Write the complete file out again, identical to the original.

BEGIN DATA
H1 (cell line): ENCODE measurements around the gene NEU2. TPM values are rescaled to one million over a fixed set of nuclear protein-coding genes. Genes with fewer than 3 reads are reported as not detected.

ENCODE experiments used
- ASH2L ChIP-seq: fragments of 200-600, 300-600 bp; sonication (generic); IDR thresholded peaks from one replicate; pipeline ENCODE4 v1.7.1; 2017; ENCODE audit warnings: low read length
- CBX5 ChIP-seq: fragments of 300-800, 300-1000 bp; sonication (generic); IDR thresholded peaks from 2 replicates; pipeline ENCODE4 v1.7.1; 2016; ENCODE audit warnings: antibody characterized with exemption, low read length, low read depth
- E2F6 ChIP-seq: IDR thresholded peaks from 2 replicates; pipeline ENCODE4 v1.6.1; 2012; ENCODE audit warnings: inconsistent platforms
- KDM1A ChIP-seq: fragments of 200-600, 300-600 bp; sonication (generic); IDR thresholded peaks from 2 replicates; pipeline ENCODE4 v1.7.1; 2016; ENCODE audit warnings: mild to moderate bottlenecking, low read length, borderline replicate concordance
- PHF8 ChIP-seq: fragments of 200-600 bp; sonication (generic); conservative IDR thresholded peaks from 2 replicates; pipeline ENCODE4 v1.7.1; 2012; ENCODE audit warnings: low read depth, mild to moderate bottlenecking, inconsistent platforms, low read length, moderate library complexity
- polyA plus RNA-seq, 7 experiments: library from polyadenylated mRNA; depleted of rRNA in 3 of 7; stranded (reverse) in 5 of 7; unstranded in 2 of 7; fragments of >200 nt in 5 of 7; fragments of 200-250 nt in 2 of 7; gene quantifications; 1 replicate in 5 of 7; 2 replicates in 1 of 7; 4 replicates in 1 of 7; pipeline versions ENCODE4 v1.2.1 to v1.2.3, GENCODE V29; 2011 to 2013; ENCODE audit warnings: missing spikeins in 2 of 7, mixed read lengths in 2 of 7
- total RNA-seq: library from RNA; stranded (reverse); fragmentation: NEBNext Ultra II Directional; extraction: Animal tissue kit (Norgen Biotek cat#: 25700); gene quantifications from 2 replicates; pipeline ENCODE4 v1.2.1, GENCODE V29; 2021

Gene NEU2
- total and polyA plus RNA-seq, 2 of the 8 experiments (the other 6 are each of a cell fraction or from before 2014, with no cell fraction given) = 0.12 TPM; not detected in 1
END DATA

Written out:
H1 (cell line): ENCODE measurements around the gene NEU2. TPM values are rescaled to one million over a fixed set of nuclear protein-coding genes. Genes with fewer than 3 reads are reported as not detected.

ENCODE experiments used
- ASH2L ChIP-seq: fragments of 200-600, 300-600 bp; sonication (generic); IDR thresholded peaks from one replicate; pipeline ENCODE4 v1.7.1; 2017; ENCODE audit warnings: low read length
- CBX5 ChIP-seq: fragments of 300-800, 300-1000 bp; sonication (generic); IDR thresholded peaks from 2 replicates; pipeline ENCODE4 v1.7.1; 2016; ENCODE audit warnings: antibody characterized with exemption, low read length, low read depth
- E2F6 ChIP-seq: IDR thresholded peaks from 2 replicates; pipeline ENCODE4 v1.6.1; 2012; ENCODE audit warnings: inconsistent platforms
- KDM1A ChIP-seq: fragments of 200-600, 300-600 bp; sonication (generic); IDR thresholded peaks from 2 replicates; pipeline ENCODE4 v1.7.1; 2016; ENCODE audit warnings: mild to moderate bottlenecking, low read length, borderline replicate concordance
- PHF8 ChIP-seq: fragments of 200-600 bp; sonication (generic); conservative IDR thresholded peaks from 2 replicates; pipeline ENCODE4 v1.7.1; 2012; ENCODE audit warnings: low read depth, mild to moderate bottlenecking, inconsistent platforms, low read length, moderate library complexity
- polyA plus RNA-seq, 7 experiments: library from polyadenylated mRNA; depleted of rRNA in 3 of 7; stranded (reverse) in 5 of 7; unstranded in 2 of 7; fragments of >200 nt in 5 of 7; fragments of 200-250 nt in 2 of 7; gene quantifications; 1 replicate in 5 of 7; 2 replicates in 1 of 7; 4 replicates in 1 of 7; pipeline versions ENCODE4 v1.2.1 to v1.2.3, GENCODE V29; 2011 to 2013; ENCODE audit warnings: missing spikeins in 2 of 7, mixed read lengths in 2 of 7
- total RNA-seq: library from RNA; stranded (reverse); fragmentation: NEBNext Ultra II Directional; extraction: Animal tissue kit (Norgen Biotek cat#: 25700); gene quantifications from 2 replicates; pipeline ENCODE4 v1.2.1, GENCODE V29; 2021

Gene NEU2
- total and polyA plus RNA-seq, 2 of the 8 experiments (the other 6 are each of a cell fraction or from before 2014, with no cell fraction given) = 0.12 TPM; not detected in 1